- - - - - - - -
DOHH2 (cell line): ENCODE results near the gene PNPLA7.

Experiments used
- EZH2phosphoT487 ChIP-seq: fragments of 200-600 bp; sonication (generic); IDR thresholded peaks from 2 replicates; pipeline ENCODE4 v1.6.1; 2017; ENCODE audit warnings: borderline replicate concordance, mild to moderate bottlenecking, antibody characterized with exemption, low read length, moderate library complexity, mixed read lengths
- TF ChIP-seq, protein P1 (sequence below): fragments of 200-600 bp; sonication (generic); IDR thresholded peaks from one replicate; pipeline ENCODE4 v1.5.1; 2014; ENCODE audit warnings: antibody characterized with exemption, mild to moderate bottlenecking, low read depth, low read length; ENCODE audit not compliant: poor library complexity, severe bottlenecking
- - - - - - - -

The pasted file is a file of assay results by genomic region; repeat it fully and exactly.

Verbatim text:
DOHH2 (cell line): ENCODE results near the gene PNPLA7.

Experiments used
- EZH2phosphoT487 ChIP-seq: fragments of 200-600 bp; sonication (generic); IDR thresholded peaks from 2 replicates; pipeline ENCODE4 v1.6.1; 2017; ENCODE audit warnings: borderline replicate concordance, mild to moderate bottlenecking, antibody characterized with exemption, low read length, moderate library complexity, mixed read lengths
- TF ChIP-seq, protein P1 (sequence below): fragments of 200-600 bp; sonication (generic); IDR thresholded peaks from one replicate; pipeline ENCODE4 v1.5.1; 2014; ENCODE audit warnings: antibody characterized with exemption, mild to moderate bottlenecking, low read depth, low read length; ENCODE audit not compliant: poor library complexity, severe bottlenecking